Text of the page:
Sallie Satterthwaite's blog

Honeybees, houses and such

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When I was about 8, we moved from city to country because life in the city was becoming crowded and unpleasant. Every morning we had to sweep the porch clear of soot from the coal-powered railroad two blocks away, and some days my mom couldn’t hang sheets or blankets out to air.

Both of my parents had country childhoods, and they wanted me and my younger brother to have the same memories, to cook their home-grown fruits and veggies, and to let us kids ride bikes on the little-trafficked asphalt roads. Read More»

Alice

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Someone stopped me recently on the cart path, confirmed that I was who she thought I was, and told me she enjoyed my work.

Then, hesitantly, she asked me about the monument in the city green area off Willowbend Road. She had noticed that the name on it was also Satterthwaite.

When I told her it was a memorial to our daughter Alice, she apologized for having brought up what she supposed was a painful subject.

It is not, of course, and I told her so. I’m always grateful for an opportunity to share memories of the sweet child who blessed our lives for 17 short years, so long ago. Read More»

Once upon a marriage

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A glimpse inside close friends’ marriage stirs in me a desire to tell the world about it, and they agreed, under the condition of anonymity. Maybe their story will mean something to another couple struggling with life, then again, maybe not. See what you think.

He was the first guy she met in college that she didn’t try to impress. For one thing, he was all but engaged and, for another, she was painfully aware that her plain features were not enhanced by chlorine-soaked hair and an old sweatshirt, so why waste the effort? Read More»

More letters

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Readers, you surprised me by telling me you liked reading the letters Dave wrote when he was here in Georgia on a new plant-startup. Only the US Postal Service connected him with me and the girls, waiting in New Jersey for the completion of our new home in Peachtree City. He writes:

7-23-71
Dear family,
Just getting ready for bed when I realized that I had not written to you all.

I’m so tired! We are working 12-hour shifts 8 to 8. So far I am on the daylight shift. We are working the extra 4 hours really to help keep the hourly Q.C. people out of trouble…. Read More»

Lost and Found update and more

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For too long I’ve used this space to complain about lost articles. (clothing, cell phones, and the like; not newspaper articles.)

So when a resident of Peachtree City’s Fisher’s Luck neighborhood called and said she had our Bible, we celebrated that for once the lost had become found.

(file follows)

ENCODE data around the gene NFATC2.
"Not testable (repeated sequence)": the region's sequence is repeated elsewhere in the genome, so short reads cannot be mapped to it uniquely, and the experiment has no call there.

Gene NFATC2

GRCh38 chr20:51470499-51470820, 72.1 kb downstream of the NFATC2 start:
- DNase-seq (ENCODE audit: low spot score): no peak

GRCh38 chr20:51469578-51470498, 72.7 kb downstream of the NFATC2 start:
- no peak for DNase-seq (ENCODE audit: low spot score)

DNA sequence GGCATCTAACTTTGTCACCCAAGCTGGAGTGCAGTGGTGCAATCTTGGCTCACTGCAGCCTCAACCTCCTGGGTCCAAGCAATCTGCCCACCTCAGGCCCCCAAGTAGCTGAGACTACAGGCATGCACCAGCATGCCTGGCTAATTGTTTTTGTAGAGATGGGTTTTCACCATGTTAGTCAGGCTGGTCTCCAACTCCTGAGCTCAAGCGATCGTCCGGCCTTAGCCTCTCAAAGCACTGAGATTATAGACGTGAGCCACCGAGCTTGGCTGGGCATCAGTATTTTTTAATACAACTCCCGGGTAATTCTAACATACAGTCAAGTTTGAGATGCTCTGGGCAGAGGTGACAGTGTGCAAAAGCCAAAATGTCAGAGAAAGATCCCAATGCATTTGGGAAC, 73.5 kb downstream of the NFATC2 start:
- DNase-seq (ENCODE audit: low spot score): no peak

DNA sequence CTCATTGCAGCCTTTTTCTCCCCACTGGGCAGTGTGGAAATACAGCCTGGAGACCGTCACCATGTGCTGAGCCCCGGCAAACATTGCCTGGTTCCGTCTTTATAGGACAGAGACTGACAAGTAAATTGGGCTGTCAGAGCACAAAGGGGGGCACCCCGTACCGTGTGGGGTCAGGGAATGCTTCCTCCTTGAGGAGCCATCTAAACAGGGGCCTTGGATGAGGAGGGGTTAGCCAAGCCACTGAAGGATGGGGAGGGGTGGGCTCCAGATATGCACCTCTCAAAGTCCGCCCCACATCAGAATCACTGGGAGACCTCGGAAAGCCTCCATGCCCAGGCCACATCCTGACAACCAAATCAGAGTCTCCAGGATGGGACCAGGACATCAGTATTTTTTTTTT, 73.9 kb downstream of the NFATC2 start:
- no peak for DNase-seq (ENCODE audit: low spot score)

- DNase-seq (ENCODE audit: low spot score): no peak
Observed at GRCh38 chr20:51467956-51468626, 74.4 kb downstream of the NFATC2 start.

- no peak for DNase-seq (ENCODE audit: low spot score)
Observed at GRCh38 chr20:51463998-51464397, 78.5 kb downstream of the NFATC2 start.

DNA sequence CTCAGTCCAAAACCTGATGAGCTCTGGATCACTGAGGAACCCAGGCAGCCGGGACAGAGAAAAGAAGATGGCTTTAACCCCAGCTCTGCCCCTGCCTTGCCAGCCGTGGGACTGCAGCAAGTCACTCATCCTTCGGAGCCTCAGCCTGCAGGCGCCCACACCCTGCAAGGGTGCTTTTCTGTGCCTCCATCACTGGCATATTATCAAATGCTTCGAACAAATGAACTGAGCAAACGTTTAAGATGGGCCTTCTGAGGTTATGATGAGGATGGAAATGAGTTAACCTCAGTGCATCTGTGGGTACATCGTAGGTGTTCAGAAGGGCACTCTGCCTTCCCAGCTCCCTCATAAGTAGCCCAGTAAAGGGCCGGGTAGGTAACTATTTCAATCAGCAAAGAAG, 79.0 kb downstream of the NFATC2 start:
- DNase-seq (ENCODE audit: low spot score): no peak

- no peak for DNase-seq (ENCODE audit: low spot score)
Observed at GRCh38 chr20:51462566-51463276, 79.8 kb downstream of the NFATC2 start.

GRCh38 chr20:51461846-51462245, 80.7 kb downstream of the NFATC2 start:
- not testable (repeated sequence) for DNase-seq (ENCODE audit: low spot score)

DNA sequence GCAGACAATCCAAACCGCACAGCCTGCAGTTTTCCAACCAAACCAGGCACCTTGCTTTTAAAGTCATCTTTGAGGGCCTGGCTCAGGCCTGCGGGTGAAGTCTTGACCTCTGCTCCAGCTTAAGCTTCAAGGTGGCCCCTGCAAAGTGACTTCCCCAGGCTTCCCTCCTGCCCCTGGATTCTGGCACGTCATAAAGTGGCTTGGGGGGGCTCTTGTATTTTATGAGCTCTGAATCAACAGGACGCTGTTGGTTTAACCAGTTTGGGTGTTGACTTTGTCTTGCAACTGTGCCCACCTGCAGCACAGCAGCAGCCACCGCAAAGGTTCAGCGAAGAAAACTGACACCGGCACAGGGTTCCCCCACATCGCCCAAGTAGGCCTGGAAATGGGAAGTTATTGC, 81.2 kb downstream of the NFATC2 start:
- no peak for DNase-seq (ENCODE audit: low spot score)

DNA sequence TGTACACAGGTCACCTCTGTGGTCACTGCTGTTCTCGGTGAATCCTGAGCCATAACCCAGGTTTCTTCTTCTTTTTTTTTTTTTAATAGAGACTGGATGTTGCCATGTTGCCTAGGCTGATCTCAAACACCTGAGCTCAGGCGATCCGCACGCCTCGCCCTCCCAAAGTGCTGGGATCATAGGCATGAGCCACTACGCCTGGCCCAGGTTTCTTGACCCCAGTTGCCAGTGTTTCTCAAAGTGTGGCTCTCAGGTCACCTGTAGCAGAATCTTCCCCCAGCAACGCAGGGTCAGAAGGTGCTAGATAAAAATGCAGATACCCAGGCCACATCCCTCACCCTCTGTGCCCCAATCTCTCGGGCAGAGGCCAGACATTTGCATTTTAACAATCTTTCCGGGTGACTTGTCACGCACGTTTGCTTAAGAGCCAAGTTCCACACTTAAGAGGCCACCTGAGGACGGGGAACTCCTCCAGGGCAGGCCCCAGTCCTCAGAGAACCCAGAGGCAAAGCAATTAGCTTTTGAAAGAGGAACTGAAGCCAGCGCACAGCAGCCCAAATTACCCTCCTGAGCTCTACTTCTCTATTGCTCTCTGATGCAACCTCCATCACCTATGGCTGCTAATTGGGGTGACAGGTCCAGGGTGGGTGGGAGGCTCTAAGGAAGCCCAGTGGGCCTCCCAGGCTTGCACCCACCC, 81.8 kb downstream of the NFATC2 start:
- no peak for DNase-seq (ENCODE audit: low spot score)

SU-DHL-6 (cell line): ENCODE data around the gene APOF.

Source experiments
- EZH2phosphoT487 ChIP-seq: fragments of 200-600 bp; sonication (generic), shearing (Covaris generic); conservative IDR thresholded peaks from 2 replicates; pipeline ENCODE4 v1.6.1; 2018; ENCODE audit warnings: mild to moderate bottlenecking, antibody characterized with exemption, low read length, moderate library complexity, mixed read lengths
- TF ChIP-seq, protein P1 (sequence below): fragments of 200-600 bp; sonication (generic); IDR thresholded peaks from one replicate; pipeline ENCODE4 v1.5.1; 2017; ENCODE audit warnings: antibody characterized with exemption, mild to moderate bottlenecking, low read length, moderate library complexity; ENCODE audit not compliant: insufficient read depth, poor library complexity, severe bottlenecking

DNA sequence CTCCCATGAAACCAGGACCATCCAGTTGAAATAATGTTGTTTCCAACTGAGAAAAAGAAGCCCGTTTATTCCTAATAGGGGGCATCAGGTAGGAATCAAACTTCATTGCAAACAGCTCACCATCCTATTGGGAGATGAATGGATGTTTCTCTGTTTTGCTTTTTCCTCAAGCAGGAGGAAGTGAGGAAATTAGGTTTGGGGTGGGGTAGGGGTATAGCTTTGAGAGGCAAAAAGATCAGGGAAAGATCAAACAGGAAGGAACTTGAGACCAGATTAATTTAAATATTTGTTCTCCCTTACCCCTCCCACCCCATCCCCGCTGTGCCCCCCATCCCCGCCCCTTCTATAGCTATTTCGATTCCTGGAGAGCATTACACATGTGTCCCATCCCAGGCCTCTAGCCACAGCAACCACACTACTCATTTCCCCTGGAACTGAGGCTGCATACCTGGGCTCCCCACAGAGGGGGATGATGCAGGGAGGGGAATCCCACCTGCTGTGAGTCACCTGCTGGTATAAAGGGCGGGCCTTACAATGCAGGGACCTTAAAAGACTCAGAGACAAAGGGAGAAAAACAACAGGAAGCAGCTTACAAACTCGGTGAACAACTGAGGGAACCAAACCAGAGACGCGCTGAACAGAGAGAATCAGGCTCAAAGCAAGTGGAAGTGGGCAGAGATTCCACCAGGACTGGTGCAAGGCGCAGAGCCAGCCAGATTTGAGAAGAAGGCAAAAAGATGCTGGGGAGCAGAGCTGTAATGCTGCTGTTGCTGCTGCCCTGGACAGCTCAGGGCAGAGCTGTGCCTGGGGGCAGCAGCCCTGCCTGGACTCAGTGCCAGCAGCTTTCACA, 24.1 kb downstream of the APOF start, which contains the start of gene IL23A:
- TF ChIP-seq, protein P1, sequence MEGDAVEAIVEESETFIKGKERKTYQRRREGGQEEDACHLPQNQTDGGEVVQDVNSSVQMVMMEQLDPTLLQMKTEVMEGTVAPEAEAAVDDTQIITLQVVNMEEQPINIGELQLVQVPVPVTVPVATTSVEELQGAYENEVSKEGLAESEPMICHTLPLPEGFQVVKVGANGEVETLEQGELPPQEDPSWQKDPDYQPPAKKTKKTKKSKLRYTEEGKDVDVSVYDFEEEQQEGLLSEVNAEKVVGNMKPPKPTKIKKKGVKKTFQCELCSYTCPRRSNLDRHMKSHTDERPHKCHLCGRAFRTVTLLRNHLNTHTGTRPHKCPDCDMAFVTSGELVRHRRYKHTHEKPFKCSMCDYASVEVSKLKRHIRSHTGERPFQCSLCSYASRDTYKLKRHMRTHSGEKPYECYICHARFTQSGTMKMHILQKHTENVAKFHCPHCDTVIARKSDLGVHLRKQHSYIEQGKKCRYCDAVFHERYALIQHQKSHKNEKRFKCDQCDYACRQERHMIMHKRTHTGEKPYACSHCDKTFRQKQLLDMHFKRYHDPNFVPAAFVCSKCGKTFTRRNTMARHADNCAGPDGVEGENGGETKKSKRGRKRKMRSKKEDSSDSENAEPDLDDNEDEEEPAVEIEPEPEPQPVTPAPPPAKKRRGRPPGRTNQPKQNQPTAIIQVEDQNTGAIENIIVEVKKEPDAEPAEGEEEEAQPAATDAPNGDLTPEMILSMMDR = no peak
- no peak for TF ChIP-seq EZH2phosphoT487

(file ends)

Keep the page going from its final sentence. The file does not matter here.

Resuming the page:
I asked her if it was mine or my husband’s, and she said she couldn’t tell. I thought that was curious because Dave and I both have the same Good News editions, and I knew they were signed by each other. Read More»

Of Geraniums and Bluebirds and Men in Whooping Crane Suits

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Somehow we managed to skip winter this year. It’s not just that we’ve had such a mild season; it’s more a matter of color and light.

From autumnal gold and brown, we leapt to spring flowers at an all-time early date: our daffodils opened their first bobbing heads about Jan. 15. They’ve always bloomed before the end of January, but I think this was an “earliest.” Read More»

Refrigerator woes

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If you’ve read this column over the past few years, you might have noted that I vent my frustration with episodes of having to replace every household appliance in the nearly 30 years since we built this house.

It’s easy to forget that actuarials estimate the replacement of household goods to occur roughly every eight or ten years. By that standard, we should be grateful we haven’t had to replace them more often. Read More»

Letters bind us, Part II

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If you’ve ever had to equip a lab in a glass factory, from the ground up, while keeping an eye on a house under construction, and staying in touch with your loved ones 700 miles away, you may relate to our lives in the summer of 1971. Dave writes:

7-13-71 Read More»

Family Letters Bind Us (pt.1)

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In the rainy summer of 1971, we began to create a new home 800 miles away in Georgia, for our three girls, Grandma, and ourselves. At various times that year, the girls would stay with friends and family, or kept Daddy company in Fairburn, Ga. where he worked 12-hour days and came “home” to eat and sleep at the Holiday Inn in Newnan. With no email, cell phones, Internet, and very few phones of any kind, we managed to keep up with each other by snail-mail.

Here are Dave’s chronicles, starting out alone:
 
Monday 7-5-71 Read More»

Life by the letters

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By a quirk of fate, I’ve come upon a cache of letters that tell the story of moving our family from Haddon Heights, New Jersey, to Peachtree City, Georgia.
Payoff for finally cleaning up my office?

For years I have shrugged off the memories of that time as no big deal, thinking that everybody else who moved here had the same experience, and wouldn’t be interested in ours. That may be true, but the time frame has changed a lot since 1971, and people being what they are, I imagine we all have memories of our first pilgrimage to Peachtree City, no two stories exactly the same. Read More»

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